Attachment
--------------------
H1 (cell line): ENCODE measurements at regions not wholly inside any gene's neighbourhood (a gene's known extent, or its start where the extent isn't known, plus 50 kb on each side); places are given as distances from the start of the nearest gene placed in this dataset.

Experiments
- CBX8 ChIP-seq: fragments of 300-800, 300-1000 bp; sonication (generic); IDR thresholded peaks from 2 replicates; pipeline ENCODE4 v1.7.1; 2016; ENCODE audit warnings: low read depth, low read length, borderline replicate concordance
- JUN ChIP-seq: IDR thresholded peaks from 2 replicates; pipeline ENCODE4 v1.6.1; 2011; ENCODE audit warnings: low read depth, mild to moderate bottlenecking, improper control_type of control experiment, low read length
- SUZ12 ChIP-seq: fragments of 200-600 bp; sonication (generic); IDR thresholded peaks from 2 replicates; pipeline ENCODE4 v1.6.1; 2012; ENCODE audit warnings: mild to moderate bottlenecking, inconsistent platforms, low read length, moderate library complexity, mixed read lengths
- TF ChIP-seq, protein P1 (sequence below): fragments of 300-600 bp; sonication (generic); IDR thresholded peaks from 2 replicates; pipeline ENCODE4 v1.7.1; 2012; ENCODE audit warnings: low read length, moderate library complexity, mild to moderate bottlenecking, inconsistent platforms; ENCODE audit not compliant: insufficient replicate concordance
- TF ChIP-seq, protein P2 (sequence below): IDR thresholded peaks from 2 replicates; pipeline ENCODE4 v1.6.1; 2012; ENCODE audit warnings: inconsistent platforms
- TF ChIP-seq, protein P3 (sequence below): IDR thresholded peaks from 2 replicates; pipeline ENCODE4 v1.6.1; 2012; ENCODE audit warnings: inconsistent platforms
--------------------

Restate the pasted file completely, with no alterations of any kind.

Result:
H1 (cell line): ENCODE measurements at regions not wholly inside any gene's neighbourhood (a gene's known extent, or its start where the extent isn't known, plus 50 kb on each side); places are given as distances from the start of the nearest gene placed in this dataset.

Experiments
- CBX8 ChIP-seq: fragments of 300-800, 300-1000 bp; sonication (generic); IDR thresholded peaks from 2 replicates; pipeline ENCODE4 v1.7.1; 2016; ENCODE audit warnings: low read depth, low read length, borderline replicate concordance
- JUN ChIP-seq: IDR thresholded peaks from 2 replicates; pipeline ENCODE4 v1.6.1; 2011; ENCODE audit warnings: low read depth, mild to moderate bottlenecking, improper control_type of control experiment, low read length
- SUZ12 ChIP-seq: fragments of 200-600 bp; sonication (generic); IDR thresholded peaks from 2 replicates; pipeline ENCODE4 v1.6.1; 2012; ENCODE audit warnings: mild to moderate bottlenecking, inconsistent platforms, low read length, moderate library complexity, mixed read lengths
- TF ChIP-seq, protein P1 (sequence below): fragments of 300-600 bp; sonication (generic); IDR thresholded peaks from 2 replicates; pipeline ENCODE4 v1.7.1; 2012; ENCODE audit warnings: low read length, moderate library complexity, mild to moderate bottlenecking, inconsistent platforms; ENCODE audit not compliant: insufficient replicate concordance
- TF ChIP-seq, protein P2 (sequence below): IDR thresholded peaks from 2 replicates; pipeline ENCODE4 v1.6.1; 2012; ENCODE audit warnings: inconsistent platforms
- TF ChIP-seq, protein P3 (sequence below): IDR thresholded peaks from 2 replicates; pipeline ENCODE4 v1.6.1; 2012; ENCODE audit warnings: inconsistent platforms